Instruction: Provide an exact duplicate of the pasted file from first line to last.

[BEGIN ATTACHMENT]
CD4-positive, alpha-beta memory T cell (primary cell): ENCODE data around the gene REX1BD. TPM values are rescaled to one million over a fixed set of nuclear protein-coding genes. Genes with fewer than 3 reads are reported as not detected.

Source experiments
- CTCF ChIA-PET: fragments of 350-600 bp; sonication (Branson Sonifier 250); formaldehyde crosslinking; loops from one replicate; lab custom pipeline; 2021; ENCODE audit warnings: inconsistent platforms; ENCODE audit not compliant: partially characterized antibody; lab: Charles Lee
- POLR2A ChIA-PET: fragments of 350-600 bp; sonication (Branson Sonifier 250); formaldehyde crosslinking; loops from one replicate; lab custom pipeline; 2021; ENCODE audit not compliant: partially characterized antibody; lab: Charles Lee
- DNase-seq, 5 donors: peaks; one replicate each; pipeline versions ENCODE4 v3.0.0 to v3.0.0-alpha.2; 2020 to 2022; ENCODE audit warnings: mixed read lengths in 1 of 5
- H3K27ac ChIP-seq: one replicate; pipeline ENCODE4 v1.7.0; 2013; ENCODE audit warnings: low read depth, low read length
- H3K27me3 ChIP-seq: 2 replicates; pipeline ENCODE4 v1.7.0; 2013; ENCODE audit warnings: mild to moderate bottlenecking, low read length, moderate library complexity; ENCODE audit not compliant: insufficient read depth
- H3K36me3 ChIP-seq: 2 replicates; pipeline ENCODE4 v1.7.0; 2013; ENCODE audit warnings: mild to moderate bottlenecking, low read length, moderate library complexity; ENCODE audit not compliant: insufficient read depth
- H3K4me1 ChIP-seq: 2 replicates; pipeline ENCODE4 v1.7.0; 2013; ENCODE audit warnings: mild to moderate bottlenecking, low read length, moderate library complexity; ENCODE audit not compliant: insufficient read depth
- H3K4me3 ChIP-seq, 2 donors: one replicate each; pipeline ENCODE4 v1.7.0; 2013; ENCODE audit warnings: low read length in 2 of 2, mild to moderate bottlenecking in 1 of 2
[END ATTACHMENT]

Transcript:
CD4-positive, alpha-beta memory T cell (primary cell): ENCODE data around the gene REX1BD. TPM values are rescaled to one million over a fixed set of nuclear protein-coding genes. Genes with fewer than 3 reads are reported as not detected.

Source experiments
- CTCF ChIA-PET: fragments of 350-600 bp; sonication (Branson Sonifier 250); formaldehyde crosslinking; loops from one replicate; lab custom pipeline; 2021; ENCODE audit warnings: inconsistent platforms; ENCODE audit not compliant: partially characterized antibody; lab: Charles Lee
- POLR2A ChIA-PET: fragments of 350-600 bp; sonication (Branson Sonifier 250); formaldehyde crosslinking; loops from one replicate; lab custom pipeline; 2021; ENCODE audit not compliant: partially characterized antibody; lab: Charles Lee
- DNase-seq, 5 donors: peaks; one replicate each; pipeline versions ENCODE4 v3.0.0 to v3.0.0-alpha.2; 2020 to 2022; ENCODE audit warnings: mixed read lengths in 1 of 5
- H3K27ac ChIP-seq: one replicate; pipeline ENCODE4 v1.7.0; 2013; ENCODE audit warnings: low read depth, low read length
- H3K27me3 ChIP-seq: 2 replicates; pipeline ENCODE4 v1.7.0; 2013; ENCODE audit warnings: mild to moderate bottlenecking, low read length, moderate library complexity; ENCODE audit not compliant: insufficient read depth
- H3K36me3 ChIP-seq: 2 replicates; pipeline ENCODE4 v1.7.0; 2013; ENCODE audit warnings: mild to moderate bottlenecking, low read length, moderate library complexity; ENCODE audit not compliant: insufficient read depth
- H3K4me1 ChIP-seq: 2 replicates; pipeline ENCODE4 v1.7.0; 2013; ENCODE audit warnings: mild to moderate bottlenecking, low read length, moderate library complexity; ENCODE audit not compliant: insufficient read depth
- H3K4me3 ChIP-seq, 2 donors: one replicate each; pipeline ENCODE4 v1.7.0; 2013; ENCODE audit warnings: low read length in 2 of 2, mild to moderate bottlenecking in 1 of 2